What provides better protection from COVID? A natural infection or a mRNA vaccine?
The scientists appear to have resolved that question with yet another recent study, this one published in the CDC’s Morbidity and Mortality Weekly Report.
The report found (as have others) that vaccination provides stronger and more reliable protection against COVID (the coronavirus) than a past infection does. In fact, the 7,000-person study found that unvaccinated individuals recently infected with the virus had a five times greater likelihood of contracting the illness than those who had been fully immunized with a COVID mRNA vaccine – specifically the Pfizer or Moderna vaccines.
“We now have additional evidence that reaffirms the importance of COVID-19 vaccines, even if you have had prior infection,” CDC Director Rochelle P. Walensky, MD, MPH, said in a statement. She added, “This study adds more to the body of knowledge demonstrating the protection of vaccines against severe disease from COVID-19.” Walensky emphasized, “The best way to stop COVID-19, including the emergence of variants, is with widespread COVID-19 vaccination.”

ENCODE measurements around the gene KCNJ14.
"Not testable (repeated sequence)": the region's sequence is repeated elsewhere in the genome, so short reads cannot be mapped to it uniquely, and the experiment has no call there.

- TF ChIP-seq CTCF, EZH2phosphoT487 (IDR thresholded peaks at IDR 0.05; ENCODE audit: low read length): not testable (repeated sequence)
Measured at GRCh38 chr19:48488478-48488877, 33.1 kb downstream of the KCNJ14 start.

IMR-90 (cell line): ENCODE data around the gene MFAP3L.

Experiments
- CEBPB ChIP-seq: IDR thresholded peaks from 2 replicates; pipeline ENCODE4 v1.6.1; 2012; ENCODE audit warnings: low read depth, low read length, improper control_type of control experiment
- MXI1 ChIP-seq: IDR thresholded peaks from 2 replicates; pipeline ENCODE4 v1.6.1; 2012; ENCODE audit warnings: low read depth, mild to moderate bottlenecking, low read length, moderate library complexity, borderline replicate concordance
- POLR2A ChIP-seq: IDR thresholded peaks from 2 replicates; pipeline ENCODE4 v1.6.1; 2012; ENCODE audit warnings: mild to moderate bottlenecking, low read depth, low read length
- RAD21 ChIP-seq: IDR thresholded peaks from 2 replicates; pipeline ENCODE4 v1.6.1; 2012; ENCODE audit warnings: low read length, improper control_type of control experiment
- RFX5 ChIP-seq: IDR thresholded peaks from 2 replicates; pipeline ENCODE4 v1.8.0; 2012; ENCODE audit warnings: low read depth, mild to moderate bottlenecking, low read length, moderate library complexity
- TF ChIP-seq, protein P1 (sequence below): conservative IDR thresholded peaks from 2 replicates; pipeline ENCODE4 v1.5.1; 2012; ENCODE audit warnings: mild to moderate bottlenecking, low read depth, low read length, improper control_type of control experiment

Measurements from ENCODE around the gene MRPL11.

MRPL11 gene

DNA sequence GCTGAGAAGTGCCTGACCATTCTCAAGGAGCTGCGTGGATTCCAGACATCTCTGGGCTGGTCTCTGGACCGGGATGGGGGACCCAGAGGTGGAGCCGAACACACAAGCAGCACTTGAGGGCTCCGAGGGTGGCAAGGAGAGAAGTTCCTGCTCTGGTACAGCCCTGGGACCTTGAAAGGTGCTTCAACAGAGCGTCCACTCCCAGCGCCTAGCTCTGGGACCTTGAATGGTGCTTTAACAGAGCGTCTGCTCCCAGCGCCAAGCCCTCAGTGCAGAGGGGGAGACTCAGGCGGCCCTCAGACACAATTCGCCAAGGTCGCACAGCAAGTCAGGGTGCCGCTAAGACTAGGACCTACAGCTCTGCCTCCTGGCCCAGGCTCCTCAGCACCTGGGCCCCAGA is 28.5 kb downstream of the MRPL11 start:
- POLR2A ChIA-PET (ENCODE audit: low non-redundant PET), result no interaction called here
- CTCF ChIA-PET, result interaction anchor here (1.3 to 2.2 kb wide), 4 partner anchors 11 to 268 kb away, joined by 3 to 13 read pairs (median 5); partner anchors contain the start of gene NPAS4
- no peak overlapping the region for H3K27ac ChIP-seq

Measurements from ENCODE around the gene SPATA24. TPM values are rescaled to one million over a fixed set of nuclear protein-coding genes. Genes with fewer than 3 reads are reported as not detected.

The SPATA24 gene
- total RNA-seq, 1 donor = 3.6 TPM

Previous data showed that people who were unvaccinated and had a previous COVID infection were over two times more likely to be reinfected compared with those who had received a COVID vaccine after being infected with COVID.
This study focused on hospitalized patients with COVID-19 and may not be applicable to those who aren’t hospitalized. It’s really important to understand what happens to those who are not hospitalized and how they fare with reinfections. Does infection confer protection against future hospitalization, and how does that compare against the unvaccinated and vaccinated?
Nevertheless, it’s becoming clear that those with prior infection would benefit from just a single dose of vaccination to shore up whatever immunity they have acquired naturally. U.S. guidance should reflect the fact that a single dose may be sufficient for those with prior infection. Failure to make more precision-guided recommendations based on prior infection status (in favor of one-size-fits-all broad recommendations) fuels vaccine hesitancy.
© Copyright WLL, INC. 2021. This blog provides healthcare tips and advice that you can trust about a wide variety of general health information only and is not intended to be a substitute for professional medical advice, diagnosis, or treatment from your regular physician. If you are concerned about your health, take what you learn from this blog and meet with your personal doctor to discuss your concerns.